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Name: Adam Bernard
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Pop-Rap – Hip-Hop’s Gateway Drug
Wednesday, May 20, 2009

A handful of years ago there was a terrible series of anti-drug commercials that made the claim that marijuana was a “gateway drug.” The inference was that if you smoked marijuana you’d be more influenced to do much harder drugs like heroin and crack. While most people laughed this off, as they should have, I think we have a very real, and very powerful, gateway drug that’s being passed around to kids today and it’s actually a potentially positive thing. That drug is pop-rap and it’s the gateway to real hip-hop.

Many of us in hip-hop like to take shots at pop-rap, and most of the time it’s because, in all honesty, it’s easy. Pop-rap is a watered down, meaningless, disposable version of hip-hop that’s safe to play on the radio at any time of day. That being said, the success of the brand of hip-hop that many would define as “real” hip-hop is almost wholly contingent on the success of pop-rap. The reasoning is pretty simple, most people, especially suburban kids, need their gateway drug. They need their Flo Ridas and their Soulja Boys if they’re ever going to find out about the myriad of talented rappers out there who actually create great hip-hop.

Artists like the aforementioned Flo Rida and Soulja Boy, despite being mediocre in almost every conceivable way, are providing a great service to Hip-Hop. They are this generation’s MC Hammer, Young MC, Vanilla Ice, etc. (and yes, it killed me to put Young MC in that list). What they’re giving the youth is essentially a Fisher Price – My First Hip-Hop Record type of experience, and there’s not only nothing wrong with that, it can lead to a lot of very good things.

I can tell you from personal experience I had Young MC’s Stone Cold Rhymin’, MC Hammer’s Please Hammer Don’t Hurt ‘Em and Vanilla Ice’s To The Extreme in my personal collection before my twelfth birthday. I also had plenty of DJ Jazzy Jeff and The Fresh Prince and LL Cool J in there, as well. At the time both of them were, like the other acts mentioned, firmly ensconced in the pop-rap scene. It would be a few years before I’d discover artists such as Public Enemy, EPMD and Eric B. & Rakim when I turned on my first rap video show, Video Music Box, and VJ Ralph McDaniels introduced me to them. In 1992, right around my 14th birthday, I copped Das Efx’s Dead Serious and it was on from there. So while you can hate on the poppy tunes of MC Hammer and artists of his ilk all you want, they were the reason I wanted to tune in to Video Music Box to see what else hip-hop had to offer. Pop-rap, essentially, helped to birth a lifelong love and appreciation of real hip-hop.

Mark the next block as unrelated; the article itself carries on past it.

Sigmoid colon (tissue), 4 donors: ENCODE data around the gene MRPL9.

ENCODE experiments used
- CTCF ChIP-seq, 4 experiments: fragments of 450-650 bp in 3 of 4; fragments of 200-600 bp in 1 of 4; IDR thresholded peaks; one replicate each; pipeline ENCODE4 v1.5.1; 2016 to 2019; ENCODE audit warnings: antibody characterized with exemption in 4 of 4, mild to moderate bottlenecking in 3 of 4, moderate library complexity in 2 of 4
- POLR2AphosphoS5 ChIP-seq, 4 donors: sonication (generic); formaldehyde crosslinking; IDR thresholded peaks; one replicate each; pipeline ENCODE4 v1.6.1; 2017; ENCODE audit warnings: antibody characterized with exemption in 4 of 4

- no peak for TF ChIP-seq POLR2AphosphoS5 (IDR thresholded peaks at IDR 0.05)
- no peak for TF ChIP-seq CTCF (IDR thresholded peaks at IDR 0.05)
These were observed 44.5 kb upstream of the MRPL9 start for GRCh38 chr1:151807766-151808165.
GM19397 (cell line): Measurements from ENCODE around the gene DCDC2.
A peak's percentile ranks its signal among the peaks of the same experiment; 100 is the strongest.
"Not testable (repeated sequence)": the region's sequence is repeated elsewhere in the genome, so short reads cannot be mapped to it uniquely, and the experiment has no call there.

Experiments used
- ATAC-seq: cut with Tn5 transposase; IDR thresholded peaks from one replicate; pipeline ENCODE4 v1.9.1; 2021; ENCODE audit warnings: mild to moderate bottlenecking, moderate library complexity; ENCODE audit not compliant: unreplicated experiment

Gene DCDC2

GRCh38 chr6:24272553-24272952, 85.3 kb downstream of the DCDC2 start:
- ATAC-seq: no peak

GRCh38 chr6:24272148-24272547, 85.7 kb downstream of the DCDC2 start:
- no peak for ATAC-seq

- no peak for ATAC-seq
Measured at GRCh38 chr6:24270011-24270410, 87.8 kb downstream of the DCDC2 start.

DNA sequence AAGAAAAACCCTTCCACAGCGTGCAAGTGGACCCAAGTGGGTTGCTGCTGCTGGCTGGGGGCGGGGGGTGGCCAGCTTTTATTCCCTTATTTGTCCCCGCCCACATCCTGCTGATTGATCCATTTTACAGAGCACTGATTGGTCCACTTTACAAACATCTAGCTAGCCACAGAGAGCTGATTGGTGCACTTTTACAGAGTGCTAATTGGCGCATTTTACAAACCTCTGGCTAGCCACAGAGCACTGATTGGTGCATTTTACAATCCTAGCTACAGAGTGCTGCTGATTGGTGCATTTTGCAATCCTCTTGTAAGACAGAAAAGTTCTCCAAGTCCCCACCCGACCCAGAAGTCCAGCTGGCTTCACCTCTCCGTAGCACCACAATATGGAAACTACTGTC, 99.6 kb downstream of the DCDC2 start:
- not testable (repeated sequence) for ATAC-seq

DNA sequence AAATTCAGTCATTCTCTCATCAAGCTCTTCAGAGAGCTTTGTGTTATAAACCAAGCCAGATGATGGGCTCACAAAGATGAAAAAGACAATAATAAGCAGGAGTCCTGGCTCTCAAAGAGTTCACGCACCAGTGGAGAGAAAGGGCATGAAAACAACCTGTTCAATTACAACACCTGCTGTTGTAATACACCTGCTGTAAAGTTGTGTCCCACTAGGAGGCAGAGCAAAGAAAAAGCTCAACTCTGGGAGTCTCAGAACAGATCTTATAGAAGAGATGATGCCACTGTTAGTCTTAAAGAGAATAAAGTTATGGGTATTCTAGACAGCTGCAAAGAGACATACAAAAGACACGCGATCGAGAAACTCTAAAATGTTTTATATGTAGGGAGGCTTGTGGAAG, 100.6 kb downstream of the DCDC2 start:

A few years ago pop-rap was almost non-existent. The likes of 50 Cent, Jay-Z and Nelly had taken over the pop music airwaves and although they were good for what they were, they weren’t pop-rap. They had lyrical content that required massive amounts of editing for airplay and even though they sold millions, the fact that hip-hop saw a decline in popularity directly after them only proves that as a product they didn’t work to get people interested in the culture. For as great as Eminem’s five year run was from 1999-2004, he was far too good an artist to make new fans want to dive into the culture further. I know that sounds funny, but consider this – if you’re consistently being told how an artist is “the best,” and there’s really no one saying anything otherwise, wouldn’t it give you the idea that you’ve already heard the pinnacle a genre has to offer? What would inspire you to investigate further if you think you’ve already heard the best? And even if you did investigate further, measuring everything else up again an Eminem in his prime is only going to lead to a lot of disappointment in most everything else.

Nobody has ever held a pop-rapper up as one of the greatest of all-time and nobody ever will. That’s the beauty of it. The kids love to have fun to the music and enjoy it at their middle school dances and even if we, as older, more educated hip-hop fans, know it’s not a great representation of the culture, it isn’t hurting anyone.

A lot of older folks like to hate on pop-rap. Phrases like “Soulja Boy sucks” are fairly commonplace within the hip-hop community. We really shouldn’t say that to the kids who are listening to him, though, because all it will work to do is turn them off from whatever we’d rather have them listening to. The next time you see a kid who has “Kiss Me Through The Phone” as their ringtone ask them if they like Soulja Boy. If they say yes, rather than saying “Soulja Boy sucks,” try saying “if you like Soulja Boy maybe you’ll like…” and insert the name of your favorite artist. Remember, pop-rap can be a powerful gateway drug, but it’s still on us as adult listeners to either keep that gateway open, or slam it shut.

Story originally ran in the FairfieldWeekly.


posted by Adam Bernard @ 8:07 AM  
  • At 3:06 PM, Blogger Whitemist said…

    Great insight in the article. From people who do know, I was given some true hip hop to listen to after had heard a bit on the floor of the old Willow Street. I later hears the pop-rap and was amused because it did not have the depth of energy that I had found in those few songs, but they were enjoyable.
    Quite truthfully, my speed for my own listening pleasure would be trip-hop, but ALL Music has its place. I will never defame any style, it is true for someone.

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